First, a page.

Balloon restrictions are still rare
Only five U.S. states have laws regulating the intentional release of balloons: California, Connecticut, Florida, Tennessee and Virginia. At least eight other state legislatures are considering such laws: Arizona, Connecticut, Massachusetts, New Hampshire, New Jersey, New York, Rhode Island and Maine.
A number of cities also have ordinances against intentional balloon releases, including San Francisco, Baltimore and Louisville, Kentucky.
While those actions are helpful, the nature of balloons limits how effective restrictions can be, Trapani said.
"There might be balloon bans in some places and not in others," she said. "But it doesn't matter when you release it — they can end up in these places."
Danielle Vosburgh and her sister, Chelsea, on their frequent walks along the beach near their home in southeast Florida, kept finding balloons. Online research led them to learn about balloons' harm to wildlife. It also led them to comments from the balloon industry referencing "biodegradable" and "safe" balloons.
The sisters formed the environmental nonprofit Balloons Blow, "just to put the facts out there because a lot of the information out there was coming from the balloon industry, pushing their 'biodegradable' propaganda," Danielle Vosburgh said.
While many balloon types will ultimately break down, the degradation process can take months or even years, meaning the risk to animals remains for all that time.
On Balloons Blow's website, the sisters have a "backyard biodegradability test," where they placed two latex balloons that washed up on the shore in 2012. More than five years later, the broken down balloons are still visible — and their ribbons are in great shape, photos show.
"They are almost 7½ years old now," Danielle Vosburgh said. "They are breaking down a little bit, but they're still here."
Balloons Blow also works with other organizations to get large-scale balloon releases stopped.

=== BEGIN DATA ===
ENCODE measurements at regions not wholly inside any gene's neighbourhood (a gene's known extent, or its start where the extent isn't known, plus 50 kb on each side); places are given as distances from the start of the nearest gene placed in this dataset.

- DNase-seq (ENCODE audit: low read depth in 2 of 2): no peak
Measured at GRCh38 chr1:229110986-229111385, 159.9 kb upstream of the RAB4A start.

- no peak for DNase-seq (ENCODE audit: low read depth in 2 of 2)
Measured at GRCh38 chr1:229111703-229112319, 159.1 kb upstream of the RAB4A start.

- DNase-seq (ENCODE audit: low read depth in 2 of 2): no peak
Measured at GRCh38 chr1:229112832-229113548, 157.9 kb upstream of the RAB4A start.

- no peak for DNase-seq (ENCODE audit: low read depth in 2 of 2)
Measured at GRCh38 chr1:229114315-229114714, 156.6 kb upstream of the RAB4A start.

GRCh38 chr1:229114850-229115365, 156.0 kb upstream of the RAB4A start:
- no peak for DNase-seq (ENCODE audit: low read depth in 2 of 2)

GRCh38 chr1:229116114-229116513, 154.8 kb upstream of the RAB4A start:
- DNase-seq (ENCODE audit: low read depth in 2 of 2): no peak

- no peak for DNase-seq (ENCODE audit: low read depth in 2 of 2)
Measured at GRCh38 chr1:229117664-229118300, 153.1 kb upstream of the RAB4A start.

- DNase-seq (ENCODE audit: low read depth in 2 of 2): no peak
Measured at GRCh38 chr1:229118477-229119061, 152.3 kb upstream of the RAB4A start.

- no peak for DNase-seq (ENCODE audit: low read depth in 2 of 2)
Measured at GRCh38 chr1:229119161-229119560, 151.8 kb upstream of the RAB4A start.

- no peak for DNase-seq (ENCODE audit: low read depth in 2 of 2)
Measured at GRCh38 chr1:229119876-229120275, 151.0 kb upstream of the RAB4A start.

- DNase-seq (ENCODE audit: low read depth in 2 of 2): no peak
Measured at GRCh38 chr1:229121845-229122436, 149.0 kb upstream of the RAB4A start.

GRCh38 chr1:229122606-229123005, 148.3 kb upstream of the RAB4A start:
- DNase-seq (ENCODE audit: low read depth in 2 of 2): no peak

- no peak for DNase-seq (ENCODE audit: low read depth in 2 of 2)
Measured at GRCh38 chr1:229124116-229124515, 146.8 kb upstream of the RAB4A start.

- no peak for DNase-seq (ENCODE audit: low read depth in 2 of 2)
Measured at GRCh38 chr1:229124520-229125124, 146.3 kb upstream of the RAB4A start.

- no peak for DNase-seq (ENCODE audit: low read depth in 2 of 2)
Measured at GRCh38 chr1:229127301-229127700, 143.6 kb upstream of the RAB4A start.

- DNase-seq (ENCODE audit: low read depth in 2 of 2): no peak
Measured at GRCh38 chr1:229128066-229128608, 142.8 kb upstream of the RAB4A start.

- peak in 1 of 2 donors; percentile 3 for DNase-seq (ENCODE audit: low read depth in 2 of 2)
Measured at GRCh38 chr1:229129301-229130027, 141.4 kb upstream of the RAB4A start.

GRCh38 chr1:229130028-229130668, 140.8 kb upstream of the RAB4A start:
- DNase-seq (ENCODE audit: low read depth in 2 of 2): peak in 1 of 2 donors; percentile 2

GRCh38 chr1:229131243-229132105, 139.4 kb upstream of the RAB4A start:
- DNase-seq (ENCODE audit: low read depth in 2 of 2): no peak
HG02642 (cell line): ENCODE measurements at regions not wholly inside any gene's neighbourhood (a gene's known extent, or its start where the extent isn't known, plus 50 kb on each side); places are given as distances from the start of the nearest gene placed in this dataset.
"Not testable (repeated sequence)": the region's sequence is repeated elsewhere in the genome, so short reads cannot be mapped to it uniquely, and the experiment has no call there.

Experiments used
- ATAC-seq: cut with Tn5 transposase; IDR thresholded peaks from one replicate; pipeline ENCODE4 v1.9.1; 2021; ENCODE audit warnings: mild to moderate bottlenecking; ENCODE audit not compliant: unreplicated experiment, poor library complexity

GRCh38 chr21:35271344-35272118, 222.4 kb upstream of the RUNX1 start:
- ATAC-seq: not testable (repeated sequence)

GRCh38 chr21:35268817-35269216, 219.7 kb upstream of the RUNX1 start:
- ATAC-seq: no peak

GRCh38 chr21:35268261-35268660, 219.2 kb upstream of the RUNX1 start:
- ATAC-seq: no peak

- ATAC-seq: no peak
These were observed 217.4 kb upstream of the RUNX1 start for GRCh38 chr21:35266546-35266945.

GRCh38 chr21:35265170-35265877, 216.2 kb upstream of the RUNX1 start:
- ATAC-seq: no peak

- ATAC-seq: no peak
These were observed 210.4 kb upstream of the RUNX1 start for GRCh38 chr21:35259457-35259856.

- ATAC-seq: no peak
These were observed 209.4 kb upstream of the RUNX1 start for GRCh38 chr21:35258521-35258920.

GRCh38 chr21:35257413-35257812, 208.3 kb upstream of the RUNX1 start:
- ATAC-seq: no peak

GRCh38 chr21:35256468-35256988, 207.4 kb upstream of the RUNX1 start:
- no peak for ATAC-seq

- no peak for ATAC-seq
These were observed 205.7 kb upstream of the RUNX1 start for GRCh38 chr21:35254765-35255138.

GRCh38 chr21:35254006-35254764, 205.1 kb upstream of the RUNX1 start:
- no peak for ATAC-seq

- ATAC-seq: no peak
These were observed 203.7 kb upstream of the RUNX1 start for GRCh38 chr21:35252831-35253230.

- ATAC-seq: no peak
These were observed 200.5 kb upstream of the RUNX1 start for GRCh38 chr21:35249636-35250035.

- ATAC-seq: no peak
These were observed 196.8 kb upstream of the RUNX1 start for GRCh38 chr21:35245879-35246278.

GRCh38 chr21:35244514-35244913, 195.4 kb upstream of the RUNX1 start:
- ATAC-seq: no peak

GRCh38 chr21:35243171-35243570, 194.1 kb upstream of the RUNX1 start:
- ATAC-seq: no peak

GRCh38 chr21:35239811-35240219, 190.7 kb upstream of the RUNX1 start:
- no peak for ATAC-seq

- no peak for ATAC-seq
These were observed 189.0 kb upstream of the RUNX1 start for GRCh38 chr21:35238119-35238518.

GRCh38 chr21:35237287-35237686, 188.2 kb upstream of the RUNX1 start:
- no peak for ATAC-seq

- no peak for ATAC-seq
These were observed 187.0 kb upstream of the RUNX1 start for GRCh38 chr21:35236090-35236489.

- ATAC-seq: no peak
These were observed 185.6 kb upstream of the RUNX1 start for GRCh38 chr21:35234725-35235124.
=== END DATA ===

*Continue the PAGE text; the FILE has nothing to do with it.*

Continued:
Clemson University, in 2018, ended a 35-year tradition of releasing thousands of balloons as its football players entered their stadium for home games.
One of the remaining big balloon-releasing events in the country is in Balloons Blow's and others' sights: The Indianapolis 500, which, since 1947, has included a "Balloon Spectacle," where up to 40,000 colorful balloons are released to the sky before the race.
"Hopefully, when people become aware, they will want to become part of the solution, whether it's illegal or not," Vosburgh said. "Do we really need laws to be responsible citizens?"
Don't demonize balloons, industry says
The balloon industry squirms a little whenever a state or city talks about banning balloons.
The Balloon Council, a Trenton, New Jersey-based organization of balloon retailers, distributors and manufacturers, has spent more than $1 million nationwide lobbying to change or stop proposed laws to restrict balloons.
"We've never supported or sponsored any balloon releases," council executive director Lorna O'Hara said.
"We want people to continue to be able to use balloons, enjoy them, and then dispose of them properly."
O'Hara says her group is "not opposing balloon release bans, but we would prefer educational programs," encouraging actions such as putting all helium-filled balloons on weights and using biodegradable strings, or no attachments at all.
"When we oppose a bill, we might only oppose certain lines in the bill," she said.
"We're concerned about the negative stigma associated with the product. Bans on the sale and use side, we oppose that, because we have a lot of small operators — decorators, a lot of women-owned, family-owned small businesses — that would really be harmed."
Trapani said she's encouraged that the word is getting out on balloon litter, and behaviors are changing.
"The bottom line is, when you let go of a balloon, you're littering," she said. "You wouldn't dump a bunch of uninflated balloons on the ground."
Follow Keith Matheny on Twitter: @keithmatheny